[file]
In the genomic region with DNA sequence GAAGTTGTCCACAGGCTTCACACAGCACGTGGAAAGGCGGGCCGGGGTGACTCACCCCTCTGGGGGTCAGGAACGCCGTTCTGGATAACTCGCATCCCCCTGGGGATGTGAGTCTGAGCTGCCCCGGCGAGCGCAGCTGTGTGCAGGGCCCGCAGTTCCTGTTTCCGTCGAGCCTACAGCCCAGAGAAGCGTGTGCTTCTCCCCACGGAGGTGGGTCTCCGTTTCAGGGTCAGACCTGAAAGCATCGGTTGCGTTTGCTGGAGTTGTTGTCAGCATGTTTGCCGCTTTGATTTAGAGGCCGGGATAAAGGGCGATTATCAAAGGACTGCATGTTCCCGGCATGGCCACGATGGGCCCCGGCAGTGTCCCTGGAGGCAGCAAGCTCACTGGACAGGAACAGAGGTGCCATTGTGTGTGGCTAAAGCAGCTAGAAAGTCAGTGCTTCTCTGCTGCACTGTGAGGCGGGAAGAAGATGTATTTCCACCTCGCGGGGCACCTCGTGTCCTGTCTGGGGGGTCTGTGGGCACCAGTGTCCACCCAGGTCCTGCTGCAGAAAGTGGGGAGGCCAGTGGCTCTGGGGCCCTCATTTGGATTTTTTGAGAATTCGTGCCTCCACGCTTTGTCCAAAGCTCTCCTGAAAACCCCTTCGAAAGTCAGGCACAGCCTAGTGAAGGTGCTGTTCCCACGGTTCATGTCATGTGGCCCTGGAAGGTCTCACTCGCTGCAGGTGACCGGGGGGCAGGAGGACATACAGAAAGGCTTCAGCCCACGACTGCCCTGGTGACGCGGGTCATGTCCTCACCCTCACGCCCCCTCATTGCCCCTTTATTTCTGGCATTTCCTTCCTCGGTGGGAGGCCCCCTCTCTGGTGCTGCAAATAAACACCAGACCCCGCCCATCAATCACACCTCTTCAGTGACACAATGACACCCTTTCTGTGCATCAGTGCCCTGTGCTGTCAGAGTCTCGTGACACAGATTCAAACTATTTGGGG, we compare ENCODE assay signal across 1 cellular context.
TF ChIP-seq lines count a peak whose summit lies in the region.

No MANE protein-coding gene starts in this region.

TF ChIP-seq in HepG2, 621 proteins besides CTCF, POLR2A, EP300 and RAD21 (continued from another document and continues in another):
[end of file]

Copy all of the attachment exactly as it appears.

In the genomic region with DNA sequence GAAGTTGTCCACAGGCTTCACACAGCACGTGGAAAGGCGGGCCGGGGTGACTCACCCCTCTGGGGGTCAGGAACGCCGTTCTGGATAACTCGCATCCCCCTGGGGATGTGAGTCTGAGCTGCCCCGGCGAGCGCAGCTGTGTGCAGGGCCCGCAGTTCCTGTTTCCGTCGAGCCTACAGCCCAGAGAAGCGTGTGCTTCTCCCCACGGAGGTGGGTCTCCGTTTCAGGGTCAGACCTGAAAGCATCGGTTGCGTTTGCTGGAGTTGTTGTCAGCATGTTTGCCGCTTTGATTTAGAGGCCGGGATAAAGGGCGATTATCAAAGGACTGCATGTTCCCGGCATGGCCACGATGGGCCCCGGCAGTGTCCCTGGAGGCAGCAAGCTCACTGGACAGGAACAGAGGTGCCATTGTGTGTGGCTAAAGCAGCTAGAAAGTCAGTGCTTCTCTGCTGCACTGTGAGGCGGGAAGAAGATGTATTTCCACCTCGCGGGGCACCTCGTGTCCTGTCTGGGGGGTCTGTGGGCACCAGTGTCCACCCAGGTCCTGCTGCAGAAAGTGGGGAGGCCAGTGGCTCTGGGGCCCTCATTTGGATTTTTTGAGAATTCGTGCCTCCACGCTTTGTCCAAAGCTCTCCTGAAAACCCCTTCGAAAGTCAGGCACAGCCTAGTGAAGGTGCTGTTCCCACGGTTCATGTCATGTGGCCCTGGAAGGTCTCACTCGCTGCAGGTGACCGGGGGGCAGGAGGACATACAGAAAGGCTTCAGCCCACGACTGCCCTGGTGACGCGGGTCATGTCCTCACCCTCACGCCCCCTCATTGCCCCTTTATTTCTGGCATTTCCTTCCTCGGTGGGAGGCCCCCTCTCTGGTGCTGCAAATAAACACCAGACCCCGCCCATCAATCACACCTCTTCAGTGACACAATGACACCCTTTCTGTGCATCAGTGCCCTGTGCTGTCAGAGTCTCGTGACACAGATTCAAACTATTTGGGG, we compare ENCODE assay signal across 1 cellular context.
TF ChIP-seq lines count a peak whose summit lies in the region.

No MANE protein-coding gene starts in this region.

TF ChIP-seq in HepG2, 621 proteins besides CTCF, POLR2A, EP300 and RAD21 (continued from another document and continues in another):